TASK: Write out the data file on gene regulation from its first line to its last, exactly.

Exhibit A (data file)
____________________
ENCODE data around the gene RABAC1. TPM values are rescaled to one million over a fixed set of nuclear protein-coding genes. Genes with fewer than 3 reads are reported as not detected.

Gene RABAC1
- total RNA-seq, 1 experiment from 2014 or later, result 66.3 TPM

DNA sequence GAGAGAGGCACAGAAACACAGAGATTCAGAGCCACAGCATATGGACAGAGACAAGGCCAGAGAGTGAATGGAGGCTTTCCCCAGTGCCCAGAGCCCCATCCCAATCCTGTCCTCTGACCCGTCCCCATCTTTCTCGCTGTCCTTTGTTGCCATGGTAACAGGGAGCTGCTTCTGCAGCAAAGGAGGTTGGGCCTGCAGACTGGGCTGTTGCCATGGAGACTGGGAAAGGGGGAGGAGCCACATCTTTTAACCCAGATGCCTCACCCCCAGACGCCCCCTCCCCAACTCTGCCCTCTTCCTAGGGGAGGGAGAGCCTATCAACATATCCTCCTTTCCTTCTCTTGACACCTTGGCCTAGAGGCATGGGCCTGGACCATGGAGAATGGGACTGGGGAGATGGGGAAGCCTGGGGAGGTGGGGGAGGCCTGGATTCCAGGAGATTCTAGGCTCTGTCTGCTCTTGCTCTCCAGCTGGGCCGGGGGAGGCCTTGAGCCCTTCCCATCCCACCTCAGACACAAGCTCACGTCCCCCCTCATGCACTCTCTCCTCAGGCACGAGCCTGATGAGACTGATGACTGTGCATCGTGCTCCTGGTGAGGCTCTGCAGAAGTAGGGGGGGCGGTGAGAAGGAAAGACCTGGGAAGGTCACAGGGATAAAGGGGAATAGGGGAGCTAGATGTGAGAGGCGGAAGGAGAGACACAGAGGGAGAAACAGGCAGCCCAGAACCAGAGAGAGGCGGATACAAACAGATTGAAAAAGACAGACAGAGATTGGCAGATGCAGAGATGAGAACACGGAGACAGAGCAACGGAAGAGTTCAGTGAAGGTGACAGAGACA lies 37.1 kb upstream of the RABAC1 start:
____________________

ENCODE data around the gene RABAC1. TPM values are rescaled to one million over a fixed set of nuclear protein-coding genes. Genes with fewer than 3 reads are reported as not detected.

Gene RABAC1
- total RNA-seq, 1 experiment from 2014 or later, result 66.3 TPM

DNA sequence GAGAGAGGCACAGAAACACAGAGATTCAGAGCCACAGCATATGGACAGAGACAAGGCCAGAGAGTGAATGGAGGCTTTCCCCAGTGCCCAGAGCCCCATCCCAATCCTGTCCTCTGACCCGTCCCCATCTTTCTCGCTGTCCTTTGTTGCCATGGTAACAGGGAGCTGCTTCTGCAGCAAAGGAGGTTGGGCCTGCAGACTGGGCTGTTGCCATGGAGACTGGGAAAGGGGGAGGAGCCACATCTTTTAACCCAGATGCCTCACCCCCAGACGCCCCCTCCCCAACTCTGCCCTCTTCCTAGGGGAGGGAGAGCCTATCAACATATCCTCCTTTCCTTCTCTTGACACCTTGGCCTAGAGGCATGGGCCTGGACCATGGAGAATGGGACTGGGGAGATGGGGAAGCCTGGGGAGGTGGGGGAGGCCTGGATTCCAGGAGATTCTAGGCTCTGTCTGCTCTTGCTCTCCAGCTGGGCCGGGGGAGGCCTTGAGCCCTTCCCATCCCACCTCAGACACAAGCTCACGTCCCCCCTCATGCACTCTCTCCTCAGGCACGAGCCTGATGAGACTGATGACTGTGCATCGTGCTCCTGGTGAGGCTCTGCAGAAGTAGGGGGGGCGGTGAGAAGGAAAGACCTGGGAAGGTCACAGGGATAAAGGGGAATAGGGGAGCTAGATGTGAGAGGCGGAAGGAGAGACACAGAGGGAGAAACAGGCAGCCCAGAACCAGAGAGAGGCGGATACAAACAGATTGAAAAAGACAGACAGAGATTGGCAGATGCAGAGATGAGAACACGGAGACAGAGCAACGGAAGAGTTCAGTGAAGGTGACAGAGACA lies 37.1 kb upstream of the RABAC1 start: